3. Are there any permissions set specifically on content within these folders?
  4. Create groups for each application and apply the No Access to the Everyone group for each group on its respective application
  5. Create groups for every content folder, universe folder, category folder, connection (connection folders in BI 4.x)
  6. Apply the same security to each group on each folder
  7. Create generic groups for specific grants or denials of rights
  8. From your inventory of groups and users and permissions set for each, assign users to these new groups
  9. Remove users from the old groups
  10. Store the old groups in another group called something like "zzzToBeDeleted"

As I said, these are the broad strokes. They are a good start, but there remain traps for the unwary, and great potential for unintended consequences. If it reminds you of old mariners' charts with captions such as "There be dragons here," that may be a good thing.

Next in the security blogging series: Why companies don't update their security model.

Tuesday, June 24, 2014

SAP BusinessObjects Security - The Wonders of a Top-Down Methodology

By Rick Epstein

Forget the 7 Wonders of the World: these 7 wondrous tips will help you get started with building your own highly effective security model. Taken together, these best practices constitute a "top-down" methodology. That is, starting from these principles, we can easily drill down to enable efficient and effective management of the most granular aspects of SAP BusinessObjects security. They lay the groundwork. As every project manager knows, the more efficiently you prepare upstream, the less thrashing you'll do downstream.

So, here we go:

  1.  Create a structure that will allow you to add all of your users easily and to specify their rights clearly.
  2. Apply No Access to Everyone on all top level folders.
  3. Never break inheritance.
  4. Never use explicit denial of access.
  5. Enforce access rights on users by adding them to groups.
  6. Never apply security individually to users—only to groups.
  7. If you are using Active Directory authentication (with or without Single Sign On), never assign permissions directly on imported AD groups.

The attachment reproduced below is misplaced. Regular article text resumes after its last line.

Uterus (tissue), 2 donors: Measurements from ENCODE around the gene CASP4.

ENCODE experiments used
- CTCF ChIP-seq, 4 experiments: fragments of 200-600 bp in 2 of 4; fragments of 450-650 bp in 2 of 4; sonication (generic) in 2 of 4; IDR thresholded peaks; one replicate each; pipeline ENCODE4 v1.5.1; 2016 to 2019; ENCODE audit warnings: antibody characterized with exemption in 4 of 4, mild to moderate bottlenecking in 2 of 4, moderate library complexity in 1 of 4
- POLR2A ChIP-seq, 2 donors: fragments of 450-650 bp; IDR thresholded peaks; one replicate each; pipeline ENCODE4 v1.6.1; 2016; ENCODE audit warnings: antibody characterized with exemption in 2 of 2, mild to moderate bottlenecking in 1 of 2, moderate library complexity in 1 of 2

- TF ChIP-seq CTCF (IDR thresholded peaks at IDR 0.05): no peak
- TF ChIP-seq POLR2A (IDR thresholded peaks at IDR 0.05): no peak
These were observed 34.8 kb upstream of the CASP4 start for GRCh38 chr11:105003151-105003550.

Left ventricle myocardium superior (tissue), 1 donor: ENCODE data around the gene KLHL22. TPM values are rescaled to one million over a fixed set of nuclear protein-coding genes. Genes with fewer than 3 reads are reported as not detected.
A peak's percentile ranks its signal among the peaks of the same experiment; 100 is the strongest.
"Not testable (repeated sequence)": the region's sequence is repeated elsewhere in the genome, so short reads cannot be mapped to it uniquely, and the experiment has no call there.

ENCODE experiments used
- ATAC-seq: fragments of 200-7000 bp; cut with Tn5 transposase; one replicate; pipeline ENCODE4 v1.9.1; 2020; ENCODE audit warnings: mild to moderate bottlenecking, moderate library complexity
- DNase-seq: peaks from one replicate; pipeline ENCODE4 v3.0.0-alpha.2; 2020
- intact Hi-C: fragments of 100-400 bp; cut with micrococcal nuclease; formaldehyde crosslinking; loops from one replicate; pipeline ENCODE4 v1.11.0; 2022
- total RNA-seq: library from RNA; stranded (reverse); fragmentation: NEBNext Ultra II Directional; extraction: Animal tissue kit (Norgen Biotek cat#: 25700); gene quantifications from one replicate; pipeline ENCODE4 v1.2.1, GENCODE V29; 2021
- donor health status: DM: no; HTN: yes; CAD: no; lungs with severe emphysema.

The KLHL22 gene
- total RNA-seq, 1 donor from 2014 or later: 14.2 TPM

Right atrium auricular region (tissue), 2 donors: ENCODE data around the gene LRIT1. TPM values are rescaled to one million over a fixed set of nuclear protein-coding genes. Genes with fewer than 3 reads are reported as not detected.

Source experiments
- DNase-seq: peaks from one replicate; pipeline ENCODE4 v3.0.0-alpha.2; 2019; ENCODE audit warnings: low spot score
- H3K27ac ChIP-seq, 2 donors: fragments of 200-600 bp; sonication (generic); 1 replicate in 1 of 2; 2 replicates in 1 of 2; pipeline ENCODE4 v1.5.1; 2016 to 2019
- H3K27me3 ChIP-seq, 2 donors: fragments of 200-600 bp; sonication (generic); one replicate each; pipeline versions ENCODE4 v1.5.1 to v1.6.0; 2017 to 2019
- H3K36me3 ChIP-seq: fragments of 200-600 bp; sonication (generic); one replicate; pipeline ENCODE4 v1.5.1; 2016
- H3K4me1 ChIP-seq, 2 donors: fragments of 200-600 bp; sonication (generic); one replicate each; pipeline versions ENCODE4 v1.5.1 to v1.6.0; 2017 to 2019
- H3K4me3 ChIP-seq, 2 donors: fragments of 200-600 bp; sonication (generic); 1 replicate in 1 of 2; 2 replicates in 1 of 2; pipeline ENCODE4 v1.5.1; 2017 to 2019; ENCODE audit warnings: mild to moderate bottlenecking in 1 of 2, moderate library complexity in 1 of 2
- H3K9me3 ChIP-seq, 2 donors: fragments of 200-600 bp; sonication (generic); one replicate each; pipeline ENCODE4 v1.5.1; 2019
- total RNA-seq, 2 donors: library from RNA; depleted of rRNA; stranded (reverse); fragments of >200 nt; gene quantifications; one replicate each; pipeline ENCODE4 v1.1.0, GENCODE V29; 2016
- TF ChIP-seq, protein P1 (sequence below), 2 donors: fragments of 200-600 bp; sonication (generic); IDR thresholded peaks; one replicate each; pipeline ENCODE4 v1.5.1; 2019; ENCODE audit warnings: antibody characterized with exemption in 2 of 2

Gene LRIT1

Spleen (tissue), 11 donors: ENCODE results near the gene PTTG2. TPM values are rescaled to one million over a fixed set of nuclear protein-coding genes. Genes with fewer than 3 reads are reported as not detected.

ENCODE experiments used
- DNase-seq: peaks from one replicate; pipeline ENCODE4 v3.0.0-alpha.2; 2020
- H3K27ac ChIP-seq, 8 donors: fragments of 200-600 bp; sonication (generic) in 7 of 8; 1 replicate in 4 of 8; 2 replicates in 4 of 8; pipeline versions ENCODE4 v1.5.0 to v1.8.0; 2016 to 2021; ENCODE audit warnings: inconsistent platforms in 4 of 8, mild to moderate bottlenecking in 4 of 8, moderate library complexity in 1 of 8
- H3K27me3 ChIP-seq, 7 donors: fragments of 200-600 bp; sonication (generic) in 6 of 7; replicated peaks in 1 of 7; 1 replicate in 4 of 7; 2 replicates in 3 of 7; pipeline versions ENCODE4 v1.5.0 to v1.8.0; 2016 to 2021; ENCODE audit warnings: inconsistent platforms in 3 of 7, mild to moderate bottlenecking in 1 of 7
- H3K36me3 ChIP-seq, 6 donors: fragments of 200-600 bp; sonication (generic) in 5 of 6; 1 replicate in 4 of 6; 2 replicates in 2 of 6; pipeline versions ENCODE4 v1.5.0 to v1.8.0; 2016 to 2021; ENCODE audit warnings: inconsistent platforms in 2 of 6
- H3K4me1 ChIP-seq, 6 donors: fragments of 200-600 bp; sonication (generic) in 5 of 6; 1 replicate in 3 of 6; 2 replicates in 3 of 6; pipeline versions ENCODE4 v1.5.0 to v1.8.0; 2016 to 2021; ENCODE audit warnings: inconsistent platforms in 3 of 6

Let’s delve into these a little bit more:

1. Create a structure that will allow you to add all of your users easily and to specify their rights clearly;
There are many ways to structure your groups.  I would recommend having the groups mirror the structure of your folders.  In this way, users can inherit rights from parent groups and parent folders.  If you allow inheritance from both parent groups and folders and you haven’t set up one of their permission settings (the folder or group) correctly, a user will inherit unintended permissions.

2. Apply No Access to Everyone on all top level folders;
We’ve discussed the importance of this concept in a previous blog post.  I can’t stress enough how important it is to start with a clean slate.  Set the Everyone group to “No Access” for all top level folders and all applications.  Likewise, make sure that the Administrators group has “Full Control” in all of these areas.

3. Never break inheritance
Never is a strong word.  I was always taught in school that, on a multiple choice question, if one of the answers used the words always or never to not choose that choice as it would likely be wrong.  How true that advice was.  Let’s rephrase this tip by saying that most of the time you shouldn’t break inheritance.  If you follow tip 1 above, then it would be appropriate to break inheritance on each folder when assigning 1 group access to 1 folder and not wanting that to cascade down.  For example, let’s say that we have 3 folders:  A, B, & C.  B is a subfolder of A and C is a subfolder of B.  Likewise, we have 3 groups GroupA, GroupB, and GroupC.  We have arranged these groups hierarchically to inherit from their parent.  GroupB is beneath GroupA and GroupC is beneath GroupB.  We assign GroupA view access on Folder A.  By inheritance, GroupA would be able to have view access on Folders B and C.  Therefore, we would want to remove the inheritance on Folder B for GroupA.

4. Never use explicit denial of access;